Best practice recommendations and resources. Nurses must become more knowledgeable about how pollutants enter the environment and come into contact with humans. They can then improve their own facilities' practices and direct patients to return unused medications to pharmacies. Nursing education must integrate environmental health content into the nursing curricula, and it's vital that nursing students, student organizations, the National League for Nursing Accrediting Commission, and the Commission on Collegiate Nursing Education work for this change.8 Practicing nurses can learn about environmental issues online at


* EnviRN (, the University of Maryland School of Nursing's online Environmental Health Education Center.


* Health Care Without Harm's Nurses Workgroup page (, which offers links, a toolkit for hospital nurses, and information on applying for a grant to start an environmental health program.



When conducting health assessments, nurses should consider the possibility that the patient has been exposed to environmental hazards and should identify any health consequences. When environmental pollutants are implicated in disease, nurses will have to alter their case management accordingly.10


If a patient who has been in generally good health over the years presented to your primary care clinic complaining of ataxia, memory loss, blurred vision, and slurred speech that developed over two weeks, for example, would you begin your assessment by asking about changes in her or his diet? Probably not. In fact, these symptoms indicate mercury neurotoxicity that developed as a result of eating two cans of tuna per day for two weeks to lose weight. Case management strategies would include having the patient eliminate fish from the diet and take a vitamin B complex supplement. It's important for nurses to teach patients how to reduce risks by, for example, choosing fish that contain lower amounts of mercury (such as catfish or pollock) and that the frequency and amount of intake also influence the risk to health. Helpful consumer guides can be found at


Best practice recommendations and resources. Being aware of the multitude of toxins present in the workplace, home, and school allows nurses to build a comprehensive picture of a patient's risk factors for disease. Doing this requires familiarity with detecting illnesses that have an environmental etiology and assessing for environmental health risks. The resources available to accomplish these tasks include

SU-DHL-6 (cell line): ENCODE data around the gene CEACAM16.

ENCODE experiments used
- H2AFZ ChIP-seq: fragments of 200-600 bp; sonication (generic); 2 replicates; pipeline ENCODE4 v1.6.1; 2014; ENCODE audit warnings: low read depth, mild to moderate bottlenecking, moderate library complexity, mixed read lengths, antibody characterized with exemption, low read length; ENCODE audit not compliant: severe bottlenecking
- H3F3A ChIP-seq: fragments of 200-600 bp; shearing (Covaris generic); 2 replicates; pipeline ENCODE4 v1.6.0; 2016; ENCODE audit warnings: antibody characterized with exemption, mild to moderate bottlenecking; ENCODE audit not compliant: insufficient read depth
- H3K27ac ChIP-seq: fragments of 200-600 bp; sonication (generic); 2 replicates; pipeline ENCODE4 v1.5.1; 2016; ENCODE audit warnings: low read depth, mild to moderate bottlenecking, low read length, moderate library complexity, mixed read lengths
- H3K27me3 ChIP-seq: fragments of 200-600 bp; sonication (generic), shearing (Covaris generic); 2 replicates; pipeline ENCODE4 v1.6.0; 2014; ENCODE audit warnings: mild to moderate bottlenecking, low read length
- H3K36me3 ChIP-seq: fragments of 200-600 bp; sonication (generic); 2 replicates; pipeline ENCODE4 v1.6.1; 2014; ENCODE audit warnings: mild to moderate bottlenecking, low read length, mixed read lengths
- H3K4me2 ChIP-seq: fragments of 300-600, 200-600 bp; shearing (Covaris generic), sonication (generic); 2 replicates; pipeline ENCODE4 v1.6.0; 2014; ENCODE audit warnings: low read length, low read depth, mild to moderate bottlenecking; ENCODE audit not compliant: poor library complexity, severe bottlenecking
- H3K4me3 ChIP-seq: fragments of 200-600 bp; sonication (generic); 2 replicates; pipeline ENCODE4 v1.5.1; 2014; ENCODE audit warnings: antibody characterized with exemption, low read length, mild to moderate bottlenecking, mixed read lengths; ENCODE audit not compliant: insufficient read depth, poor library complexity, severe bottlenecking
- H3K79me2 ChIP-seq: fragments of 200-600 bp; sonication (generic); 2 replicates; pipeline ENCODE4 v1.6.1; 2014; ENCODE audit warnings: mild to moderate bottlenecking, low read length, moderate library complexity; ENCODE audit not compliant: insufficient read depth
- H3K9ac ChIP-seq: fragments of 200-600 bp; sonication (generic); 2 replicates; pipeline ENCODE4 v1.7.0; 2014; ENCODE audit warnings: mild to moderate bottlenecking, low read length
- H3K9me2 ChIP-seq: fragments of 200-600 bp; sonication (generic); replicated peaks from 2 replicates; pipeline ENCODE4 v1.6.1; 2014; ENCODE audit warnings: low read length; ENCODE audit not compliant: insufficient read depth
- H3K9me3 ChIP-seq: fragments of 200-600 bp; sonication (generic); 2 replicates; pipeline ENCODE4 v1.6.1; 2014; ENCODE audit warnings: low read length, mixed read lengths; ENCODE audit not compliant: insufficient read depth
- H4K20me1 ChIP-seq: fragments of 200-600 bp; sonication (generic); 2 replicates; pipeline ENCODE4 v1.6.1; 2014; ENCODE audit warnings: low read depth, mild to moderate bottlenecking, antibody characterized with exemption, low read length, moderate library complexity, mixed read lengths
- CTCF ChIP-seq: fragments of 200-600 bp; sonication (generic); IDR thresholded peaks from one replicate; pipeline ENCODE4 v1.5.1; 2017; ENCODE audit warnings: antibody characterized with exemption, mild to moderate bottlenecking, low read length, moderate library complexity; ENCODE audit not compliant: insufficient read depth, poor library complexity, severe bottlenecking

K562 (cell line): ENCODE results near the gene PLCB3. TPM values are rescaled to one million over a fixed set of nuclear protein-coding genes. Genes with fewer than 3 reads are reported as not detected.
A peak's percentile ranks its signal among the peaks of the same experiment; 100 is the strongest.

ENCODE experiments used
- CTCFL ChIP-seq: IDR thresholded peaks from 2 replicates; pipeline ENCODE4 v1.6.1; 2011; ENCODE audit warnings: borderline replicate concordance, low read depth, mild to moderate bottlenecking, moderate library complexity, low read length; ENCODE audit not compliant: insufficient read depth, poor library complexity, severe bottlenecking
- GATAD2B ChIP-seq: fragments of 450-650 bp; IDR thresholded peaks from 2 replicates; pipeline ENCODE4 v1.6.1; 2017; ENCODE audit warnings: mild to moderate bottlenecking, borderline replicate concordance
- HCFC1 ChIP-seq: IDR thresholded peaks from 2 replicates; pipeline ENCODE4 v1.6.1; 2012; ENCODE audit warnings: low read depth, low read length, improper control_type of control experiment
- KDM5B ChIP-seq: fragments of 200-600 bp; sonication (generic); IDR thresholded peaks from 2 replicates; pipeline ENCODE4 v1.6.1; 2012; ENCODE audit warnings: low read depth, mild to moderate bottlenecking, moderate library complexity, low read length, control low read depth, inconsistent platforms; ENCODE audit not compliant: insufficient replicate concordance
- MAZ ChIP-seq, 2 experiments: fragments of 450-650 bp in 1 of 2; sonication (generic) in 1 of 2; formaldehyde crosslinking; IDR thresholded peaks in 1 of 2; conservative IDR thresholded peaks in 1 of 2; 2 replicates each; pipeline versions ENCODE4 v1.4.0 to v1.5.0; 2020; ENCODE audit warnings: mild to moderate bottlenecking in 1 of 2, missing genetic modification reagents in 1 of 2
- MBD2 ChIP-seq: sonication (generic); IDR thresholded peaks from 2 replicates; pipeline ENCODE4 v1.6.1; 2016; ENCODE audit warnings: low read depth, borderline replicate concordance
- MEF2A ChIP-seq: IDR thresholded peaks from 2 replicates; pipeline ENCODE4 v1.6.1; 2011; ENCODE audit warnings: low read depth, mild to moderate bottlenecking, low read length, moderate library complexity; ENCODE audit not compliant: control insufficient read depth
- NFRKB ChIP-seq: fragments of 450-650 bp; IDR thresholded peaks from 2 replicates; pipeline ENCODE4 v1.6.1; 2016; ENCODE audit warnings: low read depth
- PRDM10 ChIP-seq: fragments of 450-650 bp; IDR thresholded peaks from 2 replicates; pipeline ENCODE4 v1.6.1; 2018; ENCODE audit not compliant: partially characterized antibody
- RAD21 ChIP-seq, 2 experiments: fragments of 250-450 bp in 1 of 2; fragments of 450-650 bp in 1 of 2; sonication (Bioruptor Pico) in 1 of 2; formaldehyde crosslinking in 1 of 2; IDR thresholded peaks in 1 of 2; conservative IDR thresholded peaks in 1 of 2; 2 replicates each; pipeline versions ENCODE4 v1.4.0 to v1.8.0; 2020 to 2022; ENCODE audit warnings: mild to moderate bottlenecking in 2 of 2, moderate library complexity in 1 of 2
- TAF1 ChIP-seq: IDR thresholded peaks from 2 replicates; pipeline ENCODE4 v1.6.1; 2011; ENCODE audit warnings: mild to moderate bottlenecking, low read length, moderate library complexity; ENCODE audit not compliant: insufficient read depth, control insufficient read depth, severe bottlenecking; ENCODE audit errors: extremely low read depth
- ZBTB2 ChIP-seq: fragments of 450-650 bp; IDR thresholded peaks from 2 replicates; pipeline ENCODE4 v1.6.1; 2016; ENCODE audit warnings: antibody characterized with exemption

* Case Studies in Environmental Medicine (, which is a series of self-learning modules from the Agency for Toxic Substances and Disease Registry (ATSDR) that teaches about hazardous substances, how to take a general exposure history, and how to manage exposure to a number of specific toxins.


* the National Environmental Education Foundation Web site (, which offers information designed to improve health care and public health. The group sponsors several environmental health initiatives and offers free downloads of pediatric asthma and environmental health history forms.



Nurses should demonstrate care for the environment and teach others about the potential health risks associated with exposure to environmental hazards. One of us (LA) did just this when she testified before a local governing board about the risks associated with building homes and a playground on land that had been used as an illegal hazardous waste dump. The site had high levels of carcinogens and neurotoxins, including polychlorinated biphenyls, from transformers that had illegally been buried there. The board ordered the developer to have the EPA certify that the site was clean before building could begin.16, 17